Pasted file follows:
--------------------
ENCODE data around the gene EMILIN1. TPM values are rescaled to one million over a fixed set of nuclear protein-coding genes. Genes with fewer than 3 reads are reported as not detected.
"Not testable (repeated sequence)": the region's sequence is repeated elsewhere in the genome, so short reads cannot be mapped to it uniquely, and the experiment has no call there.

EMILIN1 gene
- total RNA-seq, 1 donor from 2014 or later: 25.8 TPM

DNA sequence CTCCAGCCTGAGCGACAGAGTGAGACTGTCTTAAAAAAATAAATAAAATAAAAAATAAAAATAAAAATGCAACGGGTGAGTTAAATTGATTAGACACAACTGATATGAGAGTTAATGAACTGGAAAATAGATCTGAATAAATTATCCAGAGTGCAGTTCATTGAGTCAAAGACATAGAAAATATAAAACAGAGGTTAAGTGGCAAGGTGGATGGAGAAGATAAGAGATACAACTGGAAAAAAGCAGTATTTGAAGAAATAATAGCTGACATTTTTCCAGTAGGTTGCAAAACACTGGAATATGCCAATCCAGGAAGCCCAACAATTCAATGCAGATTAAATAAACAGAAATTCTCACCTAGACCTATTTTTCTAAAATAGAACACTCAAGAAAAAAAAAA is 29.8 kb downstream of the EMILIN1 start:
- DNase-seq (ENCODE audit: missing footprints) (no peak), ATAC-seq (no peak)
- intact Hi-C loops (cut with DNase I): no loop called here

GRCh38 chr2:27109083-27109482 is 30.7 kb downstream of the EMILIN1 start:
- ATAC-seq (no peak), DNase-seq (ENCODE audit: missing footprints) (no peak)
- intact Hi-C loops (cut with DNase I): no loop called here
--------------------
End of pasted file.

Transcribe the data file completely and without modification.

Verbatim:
ENCODE data around the gene EMILIN1. TPM values are rescaled to one million over a fixed set of nuclear protein-coding genes. Genes with fewer than 3 reads are reported as not detected.
"Not testable (repeated sequence)": the region's sequence is repeated elsewhere in the genome, so short reads cannot be mapped to it uniquely, and the experiment has no call there.

EMILIN1 gene
- total RNA-seq, 1 donor from 2014 or later: 25.8 TPM

DNA sequence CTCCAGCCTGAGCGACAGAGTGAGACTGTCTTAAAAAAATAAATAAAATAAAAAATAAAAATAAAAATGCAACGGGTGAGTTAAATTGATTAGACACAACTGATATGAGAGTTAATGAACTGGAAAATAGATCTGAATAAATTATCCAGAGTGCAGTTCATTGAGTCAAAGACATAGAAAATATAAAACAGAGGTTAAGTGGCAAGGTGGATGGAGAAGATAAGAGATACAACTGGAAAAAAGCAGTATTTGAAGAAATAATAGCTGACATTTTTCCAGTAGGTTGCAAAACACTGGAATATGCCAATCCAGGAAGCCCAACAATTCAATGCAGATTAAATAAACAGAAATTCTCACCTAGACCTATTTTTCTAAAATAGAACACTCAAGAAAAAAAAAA is 29.8 kb downstream of the EMILIN1 start:
- DNase-seq (ENCODE audit: missing footprints) (no peak), ATAC-seq (no peak)
- intact Hi-C loops (cut with DNase I): no loop called here

GRCh38 chr2:27109083-27109482 is 30.7 kb downstream of the EMILIN1 start:
- ATAC-seq (no peak), DNase-seq (ENCODE audit: missing footprints) (no peak)
- intact Hi-C loops (cut with DNase I): no loop called here